You need a baseline of strength and endurance but, now that snow is starting to fall, you should start challenging yourself.
According to pro skier and personal trainer Pip Hunt the best way to get in shape for ski season is to already be in shape. “I believe in training and staying active year round,” she says. “Trying to get back in shape after a considerable amount of time of sucks.” Hunt, who spent six years competing on the Freesking World Tour, and is a trainer at Jackson Hole-based Wright Training—owned by Crystal Wright, another FWT mainstay—knows a lot about ski-specific training. You need a baseline of strength and endurance but, now that snow is starting to fall, Hunt says you should start challenging yourself aerobically and building the big muscles that’ll get you down the hill.
1. Build strength in your posterior chain.
There’s a reason skiers are know for their butts. The muscles in the back of your body, like your glutes, hamstrings, lower back and lats, power you downhill, keep you stable in uneven terrain, and give you explosivity in bumps. “A strong posterior chain is essential to any movement, whether you're skiing, hiking, or mountain biking,” Hunt says. “Don't be afraid to challenge yourself with weight.” To train the posterior chain, work on squats, deadlifts, lunges, and pushing weight overhead. Or try a Wright Training favorite, Leg Blasters: 20 squats, 10 lunges on each leg, 10 jumping lunges on each leg and 10 squat jumps.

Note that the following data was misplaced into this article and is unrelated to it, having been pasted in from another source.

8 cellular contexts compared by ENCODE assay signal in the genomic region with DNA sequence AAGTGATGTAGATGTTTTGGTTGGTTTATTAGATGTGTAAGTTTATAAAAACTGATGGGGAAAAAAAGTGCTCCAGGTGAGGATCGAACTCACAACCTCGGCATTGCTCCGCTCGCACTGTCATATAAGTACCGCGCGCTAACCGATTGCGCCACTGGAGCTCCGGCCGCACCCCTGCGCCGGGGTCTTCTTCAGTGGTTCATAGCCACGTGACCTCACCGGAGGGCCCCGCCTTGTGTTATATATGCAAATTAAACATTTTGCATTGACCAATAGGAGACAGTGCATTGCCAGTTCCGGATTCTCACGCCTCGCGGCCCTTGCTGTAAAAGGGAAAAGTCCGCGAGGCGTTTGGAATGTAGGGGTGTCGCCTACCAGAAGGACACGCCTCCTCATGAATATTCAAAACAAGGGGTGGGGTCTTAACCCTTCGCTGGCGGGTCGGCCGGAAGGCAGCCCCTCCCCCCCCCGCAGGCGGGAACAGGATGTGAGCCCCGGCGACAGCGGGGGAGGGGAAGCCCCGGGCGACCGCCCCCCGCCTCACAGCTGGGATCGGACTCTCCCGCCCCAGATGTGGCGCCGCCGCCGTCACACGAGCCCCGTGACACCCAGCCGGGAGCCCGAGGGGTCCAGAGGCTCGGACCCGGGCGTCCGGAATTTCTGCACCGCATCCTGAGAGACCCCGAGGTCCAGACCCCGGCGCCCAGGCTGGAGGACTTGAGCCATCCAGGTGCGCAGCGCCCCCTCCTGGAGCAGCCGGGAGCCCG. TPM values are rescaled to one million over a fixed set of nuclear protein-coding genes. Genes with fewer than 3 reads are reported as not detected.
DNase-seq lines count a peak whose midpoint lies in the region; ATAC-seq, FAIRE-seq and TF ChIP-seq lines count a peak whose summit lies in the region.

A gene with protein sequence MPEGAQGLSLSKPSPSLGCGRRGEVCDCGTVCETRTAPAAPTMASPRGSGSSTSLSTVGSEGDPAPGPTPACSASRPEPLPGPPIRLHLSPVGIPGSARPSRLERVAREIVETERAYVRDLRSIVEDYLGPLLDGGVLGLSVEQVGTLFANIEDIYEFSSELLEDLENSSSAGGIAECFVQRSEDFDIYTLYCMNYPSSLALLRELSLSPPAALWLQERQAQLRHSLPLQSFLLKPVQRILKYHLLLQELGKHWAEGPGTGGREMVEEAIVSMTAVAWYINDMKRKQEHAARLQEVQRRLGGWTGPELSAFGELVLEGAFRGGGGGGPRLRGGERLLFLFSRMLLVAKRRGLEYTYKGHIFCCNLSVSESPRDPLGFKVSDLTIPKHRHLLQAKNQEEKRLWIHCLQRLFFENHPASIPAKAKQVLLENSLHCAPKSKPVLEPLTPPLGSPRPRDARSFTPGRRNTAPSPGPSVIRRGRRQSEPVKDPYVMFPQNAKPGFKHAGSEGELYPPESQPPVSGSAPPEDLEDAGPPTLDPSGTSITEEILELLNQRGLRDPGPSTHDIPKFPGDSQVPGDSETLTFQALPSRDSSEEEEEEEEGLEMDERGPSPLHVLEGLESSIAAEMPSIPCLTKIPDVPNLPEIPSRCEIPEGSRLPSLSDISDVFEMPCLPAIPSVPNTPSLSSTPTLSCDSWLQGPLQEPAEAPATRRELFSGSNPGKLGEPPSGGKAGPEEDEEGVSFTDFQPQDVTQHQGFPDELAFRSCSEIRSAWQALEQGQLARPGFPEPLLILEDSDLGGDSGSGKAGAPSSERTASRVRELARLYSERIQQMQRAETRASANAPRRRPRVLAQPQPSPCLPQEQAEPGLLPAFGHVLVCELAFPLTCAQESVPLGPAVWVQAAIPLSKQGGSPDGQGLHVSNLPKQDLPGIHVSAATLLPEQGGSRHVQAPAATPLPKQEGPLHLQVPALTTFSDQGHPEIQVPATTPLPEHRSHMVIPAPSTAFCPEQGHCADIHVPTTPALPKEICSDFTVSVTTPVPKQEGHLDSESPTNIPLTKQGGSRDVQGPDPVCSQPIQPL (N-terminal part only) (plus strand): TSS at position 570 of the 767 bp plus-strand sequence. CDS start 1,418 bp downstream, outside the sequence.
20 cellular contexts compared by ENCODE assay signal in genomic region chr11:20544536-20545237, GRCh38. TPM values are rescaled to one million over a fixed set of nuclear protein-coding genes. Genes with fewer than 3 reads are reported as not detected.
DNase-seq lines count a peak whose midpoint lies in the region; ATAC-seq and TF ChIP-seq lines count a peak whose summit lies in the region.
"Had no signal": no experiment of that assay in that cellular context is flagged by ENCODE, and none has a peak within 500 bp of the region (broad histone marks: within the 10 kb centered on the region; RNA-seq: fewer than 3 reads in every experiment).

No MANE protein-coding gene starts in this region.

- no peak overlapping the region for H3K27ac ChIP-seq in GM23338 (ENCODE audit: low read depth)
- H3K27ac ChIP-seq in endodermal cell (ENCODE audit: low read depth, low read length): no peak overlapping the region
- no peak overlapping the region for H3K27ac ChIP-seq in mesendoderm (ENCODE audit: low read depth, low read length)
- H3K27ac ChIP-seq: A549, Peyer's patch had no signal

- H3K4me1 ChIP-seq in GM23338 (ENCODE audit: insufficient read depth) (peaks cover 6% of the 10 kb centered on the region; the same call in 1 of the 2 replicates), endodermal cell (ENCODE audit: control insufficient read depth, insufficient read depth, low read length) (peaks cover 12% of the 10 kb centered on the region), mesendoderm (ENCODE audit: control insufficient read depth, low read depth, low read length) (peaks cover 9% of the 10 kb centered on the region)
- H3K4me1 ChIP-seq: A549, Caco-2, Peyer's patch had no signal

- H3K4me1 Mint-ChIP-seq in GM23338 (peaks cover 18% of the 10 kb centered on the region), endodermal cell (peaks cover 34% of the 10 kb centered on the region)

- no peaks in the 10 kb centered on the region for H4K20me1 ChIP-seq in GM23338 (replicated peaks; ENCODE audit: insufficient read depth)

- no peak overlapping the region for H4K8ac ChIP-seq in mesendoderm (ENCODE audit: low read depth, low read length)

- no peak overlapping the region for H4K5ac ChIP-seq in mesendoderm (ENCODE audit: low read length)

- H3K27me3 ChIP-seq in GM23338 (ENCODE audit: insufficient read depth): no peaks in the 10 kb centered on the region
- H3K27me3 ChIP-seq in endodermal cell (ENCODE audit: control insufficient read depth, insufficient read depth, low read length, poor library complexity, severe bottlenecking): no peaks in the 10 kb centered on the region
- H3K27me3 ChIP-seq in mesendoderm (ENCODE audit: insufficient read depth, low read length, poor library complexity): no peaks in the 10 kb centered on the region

2. Stretch your capacity for aerobic work.
Skiing requires both stamina (injuries happen most frequently when you’re tired) and short burst aerobic output. To build capacity for both of those, Hunt has her clients do high intensity interval training, and keep their heart rates elevated for 15 to 30 minutes. She mixes this part of the workout up, rotating between short sprints, and longer sustained efforts. On your own she says you can get equally good results from running hills, or doing intervals on a treadmill, but that pushing yourself, and keeping your heart rate high is key. “Eight 20 second sprints on a treadmill with 30 second of rest is way more effective than chugging along for 10 minutes.”
3. Train your whole core.
Balance is a big part of skiing, and a lot of that comes from your core. Hunt saves core work until the end of workouts, when other muscles are tired. “Finish with a circuit that challenges the core as a cylinder,” she says. “Target the front through sit-ups, sides and obliques through rotational exercises—think Russian wists, bicycles, windmills— and the back through back extensions or weighted back extensions. Then train isometric strength through planks, v-sits, and supermans.